This is a question about whether it is possible, given some level of access to other computations on an enclave if you are running something on that enclave, to convert that into full access to any data for any computations on the network.
The attack, in general, works as follows.
Malicious actor M designs a computation that gives them indefinite access to cache memory for a given enclave (assume, for the moment, that such a computation exists given the ability to run arbitrary enigma-acceptable code on the enclave). M then puts this computation out onto the market for a low enough price that nobody honest would be willing to take that computation (eliminating the cost risks of a long-running comp). Compatriot/collaborator C running a node performs the computation as it is broadcast. Compatriot C then takes every computation broadcast to the network (since the computation is broadcast to every node, and the lottery is only checked on result submission as seen in https://enigma.co/protocol/SubsystemArchitecture.html ) and runs them, thus funneling all their info to M.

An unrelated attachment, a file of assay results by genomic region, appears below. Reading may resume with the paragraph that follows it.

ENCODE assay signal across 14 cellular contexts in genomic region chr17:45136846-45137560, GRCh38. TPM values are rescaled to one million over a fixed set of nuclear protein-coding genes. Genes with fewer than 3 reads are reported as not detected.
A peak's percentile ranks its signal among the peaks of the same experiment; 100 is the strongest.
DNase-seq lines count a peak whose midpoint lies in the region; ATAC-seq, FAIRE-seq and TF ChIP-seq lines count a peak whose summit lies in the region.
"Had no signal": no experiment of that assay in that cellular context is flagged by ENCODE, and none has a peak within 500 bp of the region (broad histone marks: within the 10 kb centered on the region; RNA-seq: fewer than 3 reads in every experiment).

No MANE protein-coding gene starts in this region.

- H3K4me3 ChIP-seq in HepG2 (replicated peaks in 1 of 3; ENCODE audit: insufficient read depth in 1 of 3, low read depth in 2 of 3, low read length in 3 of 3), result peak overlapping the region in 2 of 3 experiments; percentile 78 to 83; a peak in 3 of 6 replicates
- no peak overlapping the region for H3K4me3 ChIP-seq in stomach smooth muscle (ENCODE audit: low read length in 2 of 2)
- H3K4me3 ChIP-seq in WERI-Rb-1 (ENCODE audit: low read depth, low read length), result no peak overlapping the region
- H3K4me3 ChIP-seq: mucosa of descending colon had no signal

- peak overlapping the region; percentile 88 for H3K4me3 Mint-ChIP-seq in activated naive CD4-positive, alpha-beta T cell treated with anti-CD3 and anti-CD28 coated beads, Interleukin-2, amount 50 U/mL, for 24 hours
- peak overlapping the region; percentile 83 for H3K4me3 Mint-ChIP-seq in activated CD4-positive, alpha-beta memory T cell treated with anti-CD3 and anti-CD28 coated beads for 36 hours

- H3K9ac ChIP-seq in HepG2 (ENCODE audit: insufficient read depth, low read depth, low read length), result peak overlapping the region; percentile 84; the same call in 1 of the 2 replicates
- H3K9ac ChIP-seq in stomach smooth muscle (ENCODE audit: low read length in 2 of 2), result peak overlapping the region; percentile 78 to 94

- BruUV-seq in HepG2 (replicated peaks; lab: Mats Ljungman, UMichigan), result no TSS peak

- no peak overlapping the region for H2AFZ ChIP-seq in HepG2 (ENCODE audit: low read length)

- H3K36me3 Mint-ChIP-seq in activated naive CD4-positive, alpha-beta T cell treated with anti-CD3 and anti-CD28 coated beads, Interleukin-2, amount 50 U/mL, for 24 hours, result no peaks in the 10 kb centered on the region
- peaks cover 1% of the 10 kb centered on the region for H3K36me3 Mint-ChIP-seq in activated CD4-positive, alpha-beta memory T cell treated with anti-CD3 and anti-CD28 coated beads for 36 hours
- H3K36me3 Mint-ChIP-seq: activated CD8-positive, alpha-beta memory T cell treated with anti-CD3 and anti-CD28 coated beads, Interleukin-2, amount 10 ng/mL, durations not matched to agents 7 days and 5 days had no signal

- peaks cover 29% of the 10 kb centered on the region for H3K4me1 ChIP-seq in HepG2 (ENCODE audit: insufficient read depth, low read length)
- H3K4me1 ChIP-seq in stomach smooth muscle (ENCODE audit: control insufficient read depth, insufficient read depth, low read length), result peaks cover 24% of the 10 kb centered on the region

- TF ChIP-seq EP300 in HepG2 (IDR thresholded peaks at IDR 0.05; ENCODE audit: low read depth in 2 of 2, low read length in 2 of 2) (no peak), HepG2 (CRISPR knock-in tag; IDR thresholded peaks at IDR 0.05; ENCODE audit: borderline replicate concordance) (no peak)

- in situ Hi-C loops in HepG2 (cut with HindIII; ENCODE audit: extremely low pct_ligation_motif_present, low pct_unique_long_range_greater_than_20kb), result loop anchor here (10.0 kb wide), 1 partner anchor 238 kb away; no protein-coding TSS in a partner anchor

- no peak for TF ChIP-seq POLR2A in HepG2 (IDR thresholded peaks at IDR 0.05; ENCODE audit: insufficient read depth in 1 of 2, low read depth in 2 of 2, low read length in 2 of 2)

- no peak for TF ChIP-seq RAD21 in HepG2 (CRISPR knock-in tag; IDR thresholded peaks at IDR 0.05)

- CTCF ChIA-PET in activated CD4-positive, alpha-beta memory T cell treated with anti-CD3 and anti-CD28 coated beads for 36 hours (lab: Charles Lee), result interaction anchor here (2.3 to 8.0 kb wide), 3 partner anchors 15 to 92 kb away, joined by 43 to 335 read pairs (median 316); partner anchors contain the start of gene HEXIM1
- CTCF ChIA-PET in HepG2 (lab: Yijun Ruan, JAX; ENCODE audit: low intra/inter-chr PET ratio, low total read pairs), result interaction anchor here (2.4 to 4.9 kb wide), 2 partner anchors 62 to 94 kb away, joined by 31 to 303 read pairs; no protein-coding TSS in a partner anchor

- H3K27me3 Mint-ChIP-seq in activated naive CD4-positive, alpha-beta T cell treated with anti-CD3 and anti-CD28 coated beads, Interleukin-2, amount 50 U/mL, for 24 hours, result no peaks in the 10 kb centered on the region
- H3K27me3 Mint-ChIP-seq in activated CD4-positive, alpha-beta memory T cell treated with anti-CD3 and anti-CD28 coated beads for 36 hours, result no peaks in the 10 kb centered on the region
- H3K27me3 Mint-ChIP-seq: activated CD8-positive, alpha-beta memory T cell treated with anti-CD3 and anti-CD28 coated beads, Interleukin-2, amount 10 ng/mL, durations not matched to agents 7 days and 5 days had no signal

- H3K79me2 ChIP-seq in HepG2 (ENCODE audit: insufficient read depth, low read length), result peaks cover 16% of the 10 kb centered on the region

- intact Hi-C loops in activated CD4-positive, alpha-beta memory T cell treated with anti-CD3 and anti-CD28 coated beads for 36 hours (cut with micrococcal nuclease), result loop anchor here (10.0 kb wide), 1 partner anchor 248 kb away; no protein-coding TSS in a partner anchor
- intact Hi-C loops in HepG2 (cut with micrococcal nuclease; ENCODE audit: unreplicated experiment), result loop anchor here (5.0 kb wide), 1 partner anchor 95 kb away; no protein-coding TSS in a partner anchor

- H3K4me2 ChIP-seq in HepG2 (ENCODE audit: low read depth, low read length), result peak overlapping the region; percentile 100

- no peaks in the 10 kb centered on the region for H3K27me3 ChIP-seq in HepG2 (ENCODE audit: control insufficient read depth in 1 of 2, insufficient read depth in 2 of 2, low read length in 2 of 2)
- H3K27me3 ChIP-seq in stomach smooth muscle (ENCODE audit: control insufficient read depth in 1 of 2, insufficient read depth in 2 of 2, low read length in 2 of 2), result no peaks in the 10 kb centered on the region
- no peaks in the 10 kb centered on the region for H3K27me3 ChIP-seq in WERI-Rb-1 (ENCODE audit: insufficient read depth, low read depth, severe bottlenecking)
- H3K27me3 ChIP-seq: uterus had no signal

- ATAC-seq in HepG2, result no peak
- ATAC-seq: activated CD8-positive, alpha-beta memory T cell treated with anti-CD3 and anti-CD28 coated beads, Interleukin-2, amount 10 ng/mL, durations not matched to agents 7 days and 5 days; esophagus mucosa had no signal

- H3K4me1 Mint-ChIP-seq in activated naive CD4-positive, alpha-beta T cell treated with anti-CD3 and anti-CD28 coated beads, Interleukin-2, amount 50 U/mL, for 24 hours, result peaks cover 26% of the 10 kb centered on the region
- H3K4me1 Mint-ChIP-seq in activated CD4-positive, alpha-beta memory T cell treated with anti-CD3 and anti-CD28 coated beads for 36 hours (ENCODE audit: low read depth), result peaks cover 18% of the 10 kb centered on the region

Pieces necessary for this attack to function:
Memory unsafety: Either caches must be imperfectly cleaned, or tasks must be performable simultaneously
Task direction unsafety: Tasks must be broadcast to every node on the network, rather than only being broadcast to the node winning the worker selection pseudo-random number generation lottery (this design also increases the incentive to break SGX in general, since now a broken SGX machine has access to all computations not just some fraction)
Task side effect unsafety: It must be impossible to detect computations that read information from other computations being run on the same enclave.
Do y’all agree with this overall assessment? Does anybody have any information about attacks run from inside the enclave on other inside-enclave computations?